That is precisely the work that we are doing. I agree with the hon. Gentleman that when a case can be made to demonstrate that customers are being misled, that case should be made.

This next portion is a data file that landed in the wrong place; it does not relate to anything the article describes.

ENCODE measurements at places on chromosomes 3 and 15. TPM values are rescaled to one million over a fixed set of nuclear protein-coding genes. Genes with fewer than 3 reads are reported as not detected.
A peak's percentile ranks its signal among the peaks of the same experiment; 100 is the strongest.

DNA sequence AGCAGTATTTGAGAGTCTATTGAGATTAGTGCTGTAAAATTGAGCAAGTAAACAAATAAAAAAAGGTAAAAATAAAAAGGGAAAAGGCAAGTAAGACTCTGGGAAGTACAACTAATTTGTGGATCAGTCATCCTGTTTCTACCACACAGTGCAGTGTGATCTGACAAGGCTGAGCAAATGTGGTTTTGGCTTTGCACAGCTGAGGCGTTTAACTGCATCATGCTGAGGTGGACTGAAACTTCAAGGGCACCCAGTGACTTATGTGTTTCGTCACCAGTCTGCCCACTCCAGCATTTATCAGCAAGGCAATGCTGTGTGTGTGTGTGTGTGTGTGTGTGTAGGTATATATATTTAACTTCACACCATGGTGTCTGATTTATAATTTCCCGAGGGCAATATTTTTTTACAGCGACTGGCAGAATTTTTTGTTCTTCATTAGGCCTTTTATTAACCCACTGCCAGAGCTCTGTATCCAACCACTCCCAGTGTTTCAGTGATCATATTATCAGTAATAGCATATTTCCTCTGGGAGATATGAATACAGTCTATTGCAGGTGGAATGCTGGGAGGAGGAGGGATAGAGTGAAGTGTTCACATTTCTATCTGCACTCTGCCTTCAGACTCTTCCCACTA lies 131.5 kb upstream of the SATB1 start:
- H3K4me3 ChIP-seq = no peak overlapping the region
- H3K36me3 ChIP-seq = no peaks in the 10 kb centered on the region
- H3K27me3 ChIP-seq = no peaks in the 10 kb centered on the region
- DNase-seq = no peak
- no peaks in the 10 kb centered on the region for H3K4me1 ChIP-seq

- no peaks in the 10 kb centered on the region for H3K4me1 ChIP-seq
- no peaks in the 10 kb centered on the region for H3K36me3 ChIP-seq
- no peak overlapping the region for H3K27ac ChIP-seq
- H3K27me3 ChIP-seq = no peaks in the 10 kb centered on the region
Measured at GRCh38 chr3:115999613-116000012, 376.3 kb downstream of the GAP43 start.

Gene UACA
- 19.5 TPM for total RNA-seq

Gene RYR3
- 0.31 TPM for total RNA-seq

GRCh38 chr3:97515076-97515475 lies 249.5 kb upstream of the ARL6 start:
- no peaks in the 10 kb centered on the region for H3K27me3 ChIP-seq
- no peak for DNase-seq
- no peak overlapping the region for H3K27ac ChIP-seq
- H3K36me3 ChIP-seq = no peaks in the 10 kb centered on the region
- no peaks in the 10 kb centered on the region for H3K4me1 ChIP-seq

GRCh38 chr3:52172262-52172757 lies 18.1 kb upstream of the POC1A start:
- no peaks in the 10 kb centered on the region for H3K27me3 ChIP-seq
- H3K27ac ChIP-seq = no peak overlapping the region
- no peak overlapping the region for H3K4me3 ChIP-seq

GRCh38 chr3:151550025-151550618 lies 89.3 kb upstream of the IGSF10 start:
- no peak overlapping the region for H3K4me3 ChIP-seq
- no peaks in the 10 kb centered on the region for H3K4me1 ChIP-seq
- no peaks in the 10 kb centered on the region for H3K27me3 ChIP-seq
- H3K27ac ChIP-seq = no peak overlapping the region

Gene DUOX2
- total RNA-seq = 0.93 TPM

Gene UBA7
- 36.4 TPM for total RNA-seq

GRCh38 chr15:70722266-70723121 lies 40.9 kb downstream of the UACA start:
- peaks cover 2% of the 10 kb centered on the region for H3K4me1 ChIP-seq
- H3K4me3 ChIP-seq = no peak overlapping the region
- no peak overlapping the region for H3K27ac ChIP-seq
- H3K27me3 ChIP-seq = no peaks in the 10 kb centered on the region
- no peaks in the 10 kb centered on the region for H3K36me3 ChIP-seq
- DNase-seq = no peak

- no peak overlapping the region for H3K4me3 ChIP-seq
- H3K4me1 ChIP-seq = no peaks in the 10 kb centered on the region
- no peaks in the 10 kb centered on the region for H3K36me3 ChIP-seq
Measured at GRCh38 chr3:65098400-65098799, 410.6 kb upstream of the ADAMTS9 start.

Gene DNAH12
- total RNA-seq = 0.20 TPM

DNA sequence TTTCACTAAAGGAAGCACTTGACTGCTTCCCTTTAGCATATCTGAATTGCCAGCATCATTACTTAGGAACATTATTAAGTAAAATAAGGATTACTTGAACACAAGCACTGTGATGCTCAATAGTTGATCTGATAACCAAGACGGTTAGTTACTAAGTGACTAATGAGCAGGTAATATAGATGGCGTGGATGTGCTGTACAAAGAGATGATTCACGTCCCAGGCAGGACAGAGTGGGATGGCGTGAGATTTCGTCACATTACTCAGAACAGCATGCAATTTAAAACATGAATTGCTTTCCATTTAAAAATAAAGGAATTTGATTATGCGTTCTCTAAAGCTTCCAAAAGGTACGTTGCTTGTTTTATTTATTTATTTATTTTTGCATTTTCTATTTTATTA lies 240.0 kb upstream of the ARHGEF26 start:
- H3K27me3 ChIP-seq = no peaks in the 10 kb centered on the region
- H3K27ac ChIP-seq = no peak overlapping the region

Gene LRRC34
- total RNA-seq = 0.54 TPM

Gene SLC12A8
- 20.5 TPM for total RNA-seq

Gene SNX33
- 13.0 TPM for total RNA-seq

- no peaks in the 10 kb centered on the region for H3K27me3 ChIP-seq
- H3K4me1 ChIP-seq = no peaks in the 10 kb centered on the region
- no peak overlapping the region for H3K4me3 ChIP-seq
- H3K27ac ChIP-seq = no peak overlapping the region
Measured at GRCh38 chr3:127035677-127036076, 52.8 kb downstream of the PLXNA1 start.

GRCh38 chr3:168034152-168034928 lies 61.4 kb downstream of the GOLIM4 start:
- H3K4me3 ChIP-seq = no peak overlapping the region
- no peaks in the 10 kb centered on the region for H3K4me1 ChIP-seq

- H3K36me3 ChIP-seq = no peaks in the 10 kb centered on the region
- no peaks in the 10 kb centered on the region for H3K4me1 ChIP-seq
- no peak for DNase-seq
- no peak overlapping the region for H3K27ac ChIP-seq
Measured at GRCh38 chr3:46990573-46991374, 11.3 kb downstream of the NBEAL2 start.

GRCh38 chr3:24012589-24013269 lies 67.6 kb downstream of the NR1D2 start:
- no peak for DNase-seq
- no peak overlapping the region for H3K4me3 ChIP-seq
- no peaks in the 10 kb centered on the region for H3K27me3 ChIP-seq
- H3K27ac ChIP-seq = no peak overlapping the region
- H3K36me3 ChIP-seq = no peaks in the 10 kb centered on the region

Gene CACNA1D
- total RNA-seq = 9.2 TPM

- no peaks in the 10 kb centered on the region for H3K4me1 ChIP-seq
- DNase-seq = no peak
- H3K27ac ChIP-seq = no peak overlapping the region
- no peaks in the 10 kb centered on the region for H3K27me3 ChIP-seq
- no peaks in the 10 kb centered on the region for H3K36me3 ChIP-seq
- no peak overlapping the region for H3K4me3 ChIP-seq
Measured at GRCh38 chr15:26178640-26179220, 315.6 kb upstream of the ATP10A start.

As for the second prize for the worst example—the Marks and Spencer sandwich that the hon. Gentleman mentioned—he did not appear to be quarrelling with the labelling, which is quite clear. Marks and Spencer does not seek to hide the fact that the sandwich—a corned beef sandwich—is made with Brazilian beef. That is stated on the label, and is reasonably well printed. It is the packaging and the marketing to which the hon. Gentleman objected, and in that respect I entirely agree with him. It could, I think, be argued that when such a claim is made and the marketing is carried out in such a way—the advertising is another issue—the country of origin should appear in the same field of view. Otherwise, there is a potential for consumers to be misled. I want to establish whether there are options allowing us to encourage clarity of that kind. When such encouragement does not work— [Interruption.] I shall explain in a moment why we will need to approach the European Commission to make that change.
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